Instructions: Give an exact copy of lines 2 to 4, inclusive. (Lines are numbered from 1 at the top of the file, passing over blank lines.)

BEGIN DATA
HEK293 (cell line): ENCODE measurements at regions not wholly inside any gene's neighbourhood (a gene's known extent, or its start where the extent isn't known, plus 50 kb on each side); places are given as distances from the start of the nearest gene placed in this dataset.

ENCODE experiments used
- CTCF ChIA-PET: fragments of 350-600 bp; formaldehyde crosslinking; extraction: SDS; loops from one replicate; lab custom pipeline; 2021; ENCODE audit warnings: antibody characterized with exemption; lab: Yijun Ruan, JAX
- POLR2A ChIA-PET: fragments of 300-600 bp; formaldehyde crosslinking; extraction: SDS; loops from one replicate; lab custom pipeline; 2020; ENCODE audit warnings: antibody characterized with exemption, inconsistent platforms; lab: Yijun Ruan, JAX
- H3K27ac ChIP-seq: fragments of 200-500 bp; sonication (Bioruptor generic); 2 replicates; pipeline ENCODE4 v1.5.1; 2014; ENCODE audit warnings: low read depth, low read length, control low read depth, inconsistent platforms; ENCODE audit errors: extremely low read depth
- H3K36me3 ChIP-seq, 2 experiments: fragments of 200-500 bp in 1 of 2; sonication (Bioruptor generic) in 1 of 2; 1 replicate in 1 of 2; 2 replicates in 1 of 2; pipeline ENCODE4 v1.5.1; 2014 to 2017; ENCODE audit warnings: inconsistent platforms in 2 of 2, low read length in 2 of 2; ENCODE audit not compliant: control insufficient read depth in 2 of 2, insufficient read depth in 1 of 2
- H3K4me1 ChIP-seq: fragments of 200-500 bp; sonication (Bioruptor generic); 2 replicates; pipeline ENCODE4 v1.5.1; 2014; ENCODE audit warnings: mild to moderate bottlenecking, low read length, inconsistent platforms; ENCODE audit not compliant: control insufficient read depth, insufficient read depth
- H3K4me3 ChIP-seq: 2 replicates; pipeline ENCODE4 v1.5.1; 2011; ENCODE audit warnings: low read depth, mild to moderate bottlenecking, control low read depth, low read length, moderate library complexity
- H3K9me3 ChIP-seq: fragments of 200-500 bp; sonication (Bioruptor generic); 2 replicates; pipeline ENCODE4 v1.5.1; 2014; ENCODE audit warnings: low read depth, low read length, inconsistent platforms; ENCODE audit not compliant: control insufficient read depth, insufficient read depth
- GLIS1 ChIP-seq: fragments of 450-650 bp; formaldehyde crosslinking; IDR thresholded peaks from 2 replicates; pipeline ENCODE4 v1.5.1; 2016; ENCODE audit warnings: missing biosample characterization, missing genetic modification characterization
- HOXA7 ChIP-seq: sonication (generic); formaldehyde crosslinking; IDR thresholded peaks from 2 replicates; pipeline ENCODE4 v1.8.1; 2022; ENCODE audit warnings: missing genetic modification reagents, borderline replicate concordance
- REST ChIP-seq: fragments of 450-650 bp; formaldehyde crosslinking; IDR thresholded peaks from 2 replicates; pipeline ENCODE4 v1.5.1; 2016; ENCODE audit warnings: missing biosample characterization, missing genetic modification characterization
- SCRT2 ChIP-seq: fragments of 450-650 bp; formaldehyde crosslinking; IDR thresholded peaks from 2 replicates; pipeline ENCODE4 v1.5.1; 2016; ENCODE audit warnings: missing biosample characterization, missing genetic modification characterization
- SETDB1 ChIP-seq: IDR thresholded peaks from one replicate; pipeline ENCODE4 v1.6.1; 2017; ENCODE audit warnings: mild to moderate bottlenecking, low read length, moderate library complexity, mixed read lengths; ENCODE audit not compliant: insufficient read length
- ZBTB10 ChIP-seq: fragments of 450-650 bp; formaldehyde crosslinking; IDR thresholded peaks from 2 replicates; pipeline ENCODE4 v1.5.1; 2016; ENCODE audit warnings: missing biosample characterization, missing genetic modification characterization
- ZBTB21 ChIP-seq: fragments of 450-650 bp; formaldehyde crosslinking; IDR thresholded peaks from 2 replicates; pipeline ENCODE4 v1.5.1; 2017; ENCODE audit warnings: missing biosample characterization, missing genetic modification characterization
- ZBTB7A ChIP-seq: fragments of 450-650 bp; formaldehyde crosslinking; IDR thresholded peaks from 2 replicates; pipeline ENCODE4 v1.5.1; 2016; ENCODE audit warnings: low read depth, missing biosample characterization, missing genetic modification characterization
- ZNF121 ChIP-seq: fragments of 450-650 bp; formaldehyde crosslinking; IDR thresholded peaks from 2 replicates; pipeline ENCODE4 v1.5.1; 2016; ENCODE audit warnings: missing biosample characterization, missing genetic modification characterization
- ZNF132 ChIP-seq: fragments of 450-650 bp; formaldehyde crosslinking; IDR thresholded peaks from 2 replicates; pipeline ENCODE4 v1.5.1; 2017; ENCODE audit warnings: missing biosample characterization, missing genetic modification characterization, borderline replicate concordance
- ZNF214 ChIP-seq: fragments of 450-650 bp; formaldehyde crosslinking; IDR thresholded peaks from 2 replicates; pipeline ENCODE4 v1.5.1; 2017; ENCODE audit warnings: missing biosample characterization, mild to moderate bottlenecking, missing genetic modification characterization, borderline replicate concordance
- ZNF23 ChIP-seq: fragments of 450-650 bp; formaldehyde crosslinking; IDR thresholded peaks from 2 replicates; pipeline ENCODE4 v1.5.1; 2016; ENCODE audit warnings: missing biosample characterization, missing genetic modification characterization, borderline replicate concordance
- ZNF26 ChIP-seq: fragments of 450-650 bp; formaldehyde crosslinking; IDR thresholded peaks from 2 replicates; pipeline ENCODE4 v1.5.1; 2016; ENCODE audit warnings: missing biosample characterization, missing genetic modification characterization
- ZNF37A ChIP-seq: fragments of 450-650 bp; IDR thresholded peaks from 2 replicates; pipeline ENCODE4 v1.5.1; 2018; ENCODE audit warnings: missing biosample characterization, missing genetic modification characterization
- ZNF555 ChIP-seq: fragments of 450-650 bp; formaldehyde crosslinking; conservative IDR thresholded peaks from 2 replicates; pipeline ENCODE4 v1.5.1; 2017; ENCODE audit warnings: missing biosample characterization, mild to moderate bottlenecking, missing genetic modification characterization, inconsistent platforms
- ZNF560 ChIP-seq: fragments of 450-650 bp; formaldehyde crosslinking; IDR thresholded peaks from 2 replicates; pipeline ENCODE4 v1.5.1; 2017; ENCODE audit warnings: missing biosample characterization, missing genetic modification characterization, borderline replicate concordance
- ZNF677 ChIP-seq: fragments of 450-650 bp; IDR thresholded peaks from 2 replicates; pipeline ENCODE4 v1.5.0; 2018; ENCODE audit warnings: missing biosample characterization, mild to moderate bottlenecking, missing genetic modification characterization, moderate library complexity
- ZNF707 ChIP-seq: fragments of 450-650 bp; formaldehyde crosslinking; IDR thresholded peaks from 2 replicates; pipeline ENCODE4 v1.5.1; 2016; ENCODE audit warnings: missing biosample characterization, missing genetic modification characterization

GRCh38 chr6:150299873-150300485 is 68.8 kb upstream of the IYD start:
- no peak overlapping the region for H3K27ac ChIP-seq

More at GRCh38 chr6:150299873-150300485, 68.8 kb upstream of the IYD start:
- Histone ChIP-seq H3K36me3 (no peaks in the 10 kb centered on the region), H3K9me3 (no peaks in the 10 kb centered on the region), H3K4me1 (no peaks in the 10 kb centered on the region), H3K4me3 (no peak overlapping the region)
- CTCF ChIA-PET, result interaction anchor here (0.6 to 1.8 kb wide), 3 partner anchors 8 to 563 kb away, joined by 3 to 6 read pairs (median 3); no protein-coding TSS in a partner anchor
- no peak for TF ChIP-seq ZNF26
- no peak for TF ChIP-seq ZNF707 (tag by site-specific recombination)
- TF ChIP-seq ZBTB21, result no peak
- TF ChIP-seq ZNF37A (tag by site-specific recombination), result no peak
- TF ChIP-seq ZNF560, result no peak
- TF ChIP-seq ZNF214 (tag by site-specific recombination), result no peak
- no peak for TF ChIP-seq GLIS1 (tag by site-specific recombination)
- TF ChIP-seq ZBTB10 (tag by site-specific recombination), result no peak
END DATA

ENCODE experiments used
- CTCF ChIA-PET: fragments of 350-600 bp; formaldehyde crosslinking; extraction: SDS; loops from one replicate; lab custom pipeline; 2021; ENCODE audit warnings: antibody characterized with exemption; lab: Yijun Ruan, JAX
- POLR2A ChIA-PET: fragments of 300-600 bp; formaldehyde crosslinking; extraction: SDS; loops from one replicate; lab custom pipeline; 2020; ENCODE audit warnings: antibody characterized with exemption, inconsistent platforms; lab: Yijun Ruan, JAX